• The 1966 Buick Wildcat, once a popular muscle car, is now considered an underrated classic and can be purchased for less than $10,000.
  • Our digital artist, Rostislav Prokop, has created a stunning render of the 1966 Buick Wildcat, giving it a modern and menacing look with blacked-out body paint and modern design elements.
  • The original 1966 Buick Wildcat came with a powerful V8 engine, and the digital render envisions the car with a massive engine and high-performance capabilities.

Today’s Buick, a subdivision of General Motors, is a far cry from its glory days back when it had cool cars, like the 1966 Buick Wildcat. Ironically, David Dunbar Buick formed the Buick Motor Company in 1903 and later, it was this very company that founded General Motors in 1908. While Buick once prided itself on successful nameplates like the Buick Regal Grand National and GNX, today it’s a mere shadow of its former self.

Of course, it’s still a premium segment brand and, in recent times, the 1966 Buick Wildcat has emerged as quite the collector’s item. One of the main reasons for its popularity is because this was one of the first muscle cars from the house of Buick.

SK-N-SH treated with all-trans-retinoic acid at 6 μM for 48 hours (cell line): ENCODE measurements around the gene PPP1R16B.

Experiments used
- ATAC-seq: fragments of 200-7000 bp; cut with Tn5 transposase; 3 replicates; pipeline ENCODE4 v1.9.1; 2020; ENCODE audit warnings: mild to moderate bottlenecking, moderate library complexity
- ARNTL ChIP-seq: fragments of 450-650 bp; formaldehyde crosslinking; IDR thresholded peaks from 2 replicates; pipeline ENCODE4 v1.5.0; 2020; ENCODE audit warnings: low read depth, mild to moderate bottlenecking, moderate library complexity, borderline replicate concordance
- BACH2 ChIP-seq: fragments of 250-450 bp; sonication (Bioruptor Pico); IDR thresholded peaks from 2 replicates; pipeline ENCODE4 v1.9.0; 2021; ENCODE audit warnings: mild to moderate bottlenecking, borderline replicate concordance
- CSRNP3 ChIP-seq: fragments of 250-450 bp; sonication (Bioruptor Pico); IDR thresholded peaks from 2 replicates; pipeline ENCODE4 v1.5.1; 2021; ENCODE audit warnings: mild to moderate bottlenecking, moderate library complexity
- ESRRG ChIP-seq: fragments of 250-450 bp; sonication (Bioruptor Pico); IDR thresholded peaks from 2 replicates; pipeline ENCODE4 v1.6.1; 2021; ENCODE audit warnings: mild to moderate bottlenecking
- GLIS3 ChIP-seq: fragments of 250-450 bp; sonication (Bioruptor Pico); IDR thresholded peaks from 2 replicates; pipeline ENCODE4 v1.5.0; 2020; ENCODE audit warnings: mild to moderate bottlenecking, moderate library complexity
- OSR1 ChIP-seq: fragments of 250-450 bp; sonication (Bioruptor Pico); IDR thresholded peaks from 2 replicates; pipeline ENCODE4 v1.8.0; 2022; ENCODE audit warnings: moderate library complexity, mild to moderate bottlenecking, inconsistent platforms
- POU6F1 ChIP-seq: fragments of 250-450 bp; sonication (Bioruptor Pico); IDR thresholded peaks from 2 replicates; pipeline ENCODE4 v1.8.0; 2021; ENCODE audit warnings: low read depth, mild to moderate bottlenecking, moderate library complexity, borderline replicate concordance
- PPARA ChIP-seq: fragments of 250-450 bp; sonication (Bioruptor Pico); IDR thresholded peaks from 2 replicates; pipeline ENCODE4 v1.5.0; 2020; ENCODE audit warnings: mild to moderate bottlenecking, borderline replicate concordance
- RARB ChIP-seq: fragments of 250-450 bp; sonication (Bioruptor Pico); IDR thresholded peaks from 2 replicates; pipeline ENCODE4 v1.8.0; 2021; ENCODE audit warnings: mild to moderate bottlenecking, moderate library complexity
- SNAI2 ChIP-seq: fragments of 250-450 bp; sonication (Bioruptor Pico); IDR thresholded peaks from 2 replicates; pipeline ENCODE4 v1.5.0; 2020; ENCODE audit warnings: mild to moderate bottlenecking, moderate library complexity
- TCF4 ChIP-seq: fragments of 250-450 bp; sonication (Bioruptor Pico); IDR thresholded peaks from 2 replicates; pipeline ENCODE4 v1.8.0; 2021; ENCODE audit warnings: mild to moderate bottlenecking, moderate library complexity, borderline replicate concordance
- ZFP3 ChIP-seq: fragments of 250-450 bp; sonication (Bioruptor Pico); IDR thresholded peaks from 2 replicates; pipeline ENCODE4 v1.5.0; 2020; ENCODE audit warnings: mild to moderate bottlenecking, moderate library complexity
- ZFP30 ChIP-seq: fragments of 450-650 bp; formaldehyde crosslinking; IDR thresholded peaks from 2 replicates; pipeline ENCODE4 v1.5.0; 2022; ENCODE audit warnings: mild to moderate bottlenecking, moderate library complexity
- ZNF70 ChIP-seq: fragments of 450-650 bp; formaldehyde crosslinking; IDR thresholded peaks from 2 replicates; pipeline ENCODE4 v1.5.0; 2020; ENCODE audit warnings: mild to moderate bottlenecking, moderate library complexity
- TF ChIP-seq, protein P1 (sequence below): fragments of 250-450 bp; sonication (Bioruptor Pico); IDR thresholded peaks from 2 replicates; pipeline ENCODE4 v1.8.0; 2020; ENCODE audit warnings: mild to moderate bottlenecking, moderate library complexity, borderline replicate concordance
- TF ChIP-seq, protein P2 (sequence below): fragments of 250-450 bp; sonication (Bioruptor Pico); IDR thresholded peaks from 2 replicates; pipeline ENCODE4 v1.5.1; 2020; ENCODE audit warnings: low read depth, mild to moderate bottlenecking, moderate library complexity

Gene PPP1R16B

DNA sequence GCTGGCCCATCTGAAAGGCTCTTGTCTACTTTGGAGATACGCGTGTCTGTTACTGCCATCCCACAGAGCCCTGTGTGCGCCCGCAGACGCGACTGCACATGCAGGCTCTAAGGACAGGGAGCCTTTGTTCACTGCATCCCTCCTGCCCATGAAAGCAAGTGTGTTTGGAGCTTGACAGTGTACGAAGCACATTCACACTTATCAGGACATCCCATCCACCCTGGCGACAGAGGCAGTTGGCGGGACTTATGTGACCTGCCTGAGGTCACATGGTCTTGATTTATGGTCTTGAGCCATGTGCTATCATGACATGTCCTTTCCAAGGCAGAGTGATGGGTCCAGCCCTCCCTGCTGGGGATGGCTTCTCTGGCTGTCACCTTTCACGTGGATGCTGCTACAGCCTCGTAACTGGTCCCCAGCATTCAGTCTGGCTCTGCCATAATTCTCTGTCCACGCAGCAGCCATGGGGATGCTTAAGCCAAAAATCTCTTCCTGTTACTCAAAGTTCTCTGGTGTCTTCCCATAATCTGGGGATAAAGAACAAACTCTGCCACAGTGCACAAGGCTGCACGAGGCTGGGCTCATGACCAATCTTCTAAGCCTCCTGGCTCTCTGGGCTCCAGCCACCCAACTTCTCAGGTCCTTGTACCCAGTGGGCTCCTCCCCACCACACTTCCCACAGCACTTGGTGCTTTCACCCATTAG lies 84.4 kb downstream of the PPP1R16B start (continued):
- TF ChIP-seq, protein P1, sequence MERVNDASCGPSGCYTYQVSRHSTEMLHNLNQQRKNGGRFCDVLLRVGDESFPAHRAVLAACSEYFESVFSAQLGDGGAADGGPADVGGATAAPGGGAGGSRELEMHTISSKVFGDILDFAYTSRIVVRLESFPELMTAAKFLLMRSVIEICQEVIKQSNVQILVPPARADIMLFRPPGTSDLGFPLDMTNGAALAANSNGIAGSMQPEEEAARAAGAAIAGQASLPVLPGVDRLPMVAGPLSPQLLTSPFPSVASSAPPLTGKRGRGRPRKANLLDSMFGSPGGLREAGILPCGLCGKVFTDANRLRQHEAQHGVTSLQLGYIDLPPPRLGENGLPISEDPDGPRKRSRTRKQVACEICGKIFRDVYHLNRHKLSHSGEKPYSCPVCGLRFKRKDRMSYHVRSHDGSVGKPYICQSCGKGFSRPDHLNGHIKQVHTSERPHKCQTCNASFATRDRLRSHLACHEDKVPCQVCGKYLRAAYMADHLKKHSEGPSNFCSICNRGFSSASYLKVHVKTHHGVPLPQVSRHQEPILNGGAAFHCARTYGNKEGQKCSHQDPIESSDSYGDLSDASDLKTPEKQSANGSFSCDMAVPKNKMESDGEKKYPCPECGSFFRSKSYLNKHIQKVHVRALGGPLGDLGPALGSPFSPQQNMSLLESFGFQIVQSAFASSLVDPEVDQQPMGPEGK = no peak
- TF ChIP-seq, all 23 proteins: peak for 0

That's enough for HotCars digital artist Rostislav Prokop to dig deep and churn out a stunning 1966 Buick Wildcat render that looks part hot rod and part dystopian survivor. To be honest, there’s also a touch of Mad Max: Fury Road in this render. We can totally see Tom Hardy (or Charlize Theron) get behind the wheel and zoom off, if not on desert roads, then on the drag strip.

RELATED: Why Our 1963 Buick Wildcat Render Is The Perfect 1100-HP Muscle Car Restomod

This Virtual Muscle Car Would Be A Real Wildcat On The Drag Strip

While the 1966 Buick Wildcat came built as a muscle car, dressed in chrome and gleaming sheet metal, Prokop really shakes things up in the render. It looks like the front half and even the rear, as in the hood and the boot, are nothing more than the chassis with a roll cage fixed atop. Only the cabin seems to bear the original design and carry the same sheet metal. Gone are all the chrome accents and everything that made the Wildcat look like a stunning classic.

Rather interestingly, the artist retains the pointy nose with the help of the headlight frame mounted in front of the roll cage, keeping the "snootiness" of the Wildcat intact. Instead of the double round headlamps, there are rectangular LEDs, and the front bumper comes in carbon fiber with a front splitter as well.

When it comes to the design, the rear is equally interesting given the artist keeps the sloping roof but cuts out the trunk to show the roll cage, showing the car’s gumption on the drag strip. It comes wearing modern alloys and fatter, drag-strip tires as well.